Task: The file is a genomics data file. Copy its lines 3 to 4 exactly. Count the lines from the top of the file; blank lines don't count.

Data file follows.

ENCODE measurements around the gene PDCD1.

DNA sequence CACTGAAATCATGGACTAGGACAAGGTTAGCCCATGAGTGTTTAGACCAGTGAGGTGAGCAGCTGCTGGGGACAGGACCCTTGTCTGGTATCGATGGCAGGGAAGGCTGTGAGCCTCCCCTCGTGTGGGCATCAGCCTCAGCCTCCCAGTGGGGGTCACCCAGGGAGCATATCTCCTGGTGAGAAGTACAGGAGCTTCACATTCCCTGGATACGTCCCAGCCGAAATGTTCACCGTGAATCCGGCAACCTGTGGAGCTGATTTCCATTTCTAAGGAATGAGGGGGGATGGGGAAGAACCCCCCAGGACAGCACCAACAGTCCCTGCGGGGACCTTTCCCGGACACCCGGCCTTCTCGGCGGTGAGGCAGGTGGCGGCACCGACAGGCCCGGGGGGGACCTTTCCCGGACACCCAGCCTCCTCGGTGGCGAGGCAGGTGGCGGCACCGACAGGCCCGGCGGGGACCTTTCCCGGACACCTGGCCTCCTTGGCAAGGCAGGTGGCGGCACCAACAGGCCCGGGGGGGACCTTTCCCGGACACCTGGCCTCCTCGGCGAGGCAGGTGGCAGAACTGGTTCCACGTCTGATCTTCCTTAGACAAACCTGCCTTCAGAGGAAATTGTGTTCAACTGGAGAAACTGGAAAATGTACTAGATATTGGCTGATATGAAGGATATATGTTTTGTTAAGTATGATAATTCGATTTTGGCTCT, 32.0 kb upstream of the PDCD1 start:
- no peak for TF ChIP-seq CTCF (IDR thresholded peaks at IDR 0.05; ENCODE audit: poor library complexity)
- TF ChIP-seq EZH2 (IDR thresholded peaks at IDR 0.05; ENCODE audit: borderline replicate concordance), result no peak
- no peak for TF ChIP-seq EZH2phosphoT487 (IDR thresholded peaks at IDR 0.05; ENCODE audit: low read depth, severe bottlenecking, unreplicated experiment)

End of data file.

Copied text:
- no peak for TF ChIP-seq CTCF (IDR thresholded peaks at IDR 0.05; ENCODE audit: poor library complexity)
- TF ChIP-seq EZH2 (IDR thresholded peaks at IDR 0.05; ENCODE audit: borderline replicate concordance), result no peak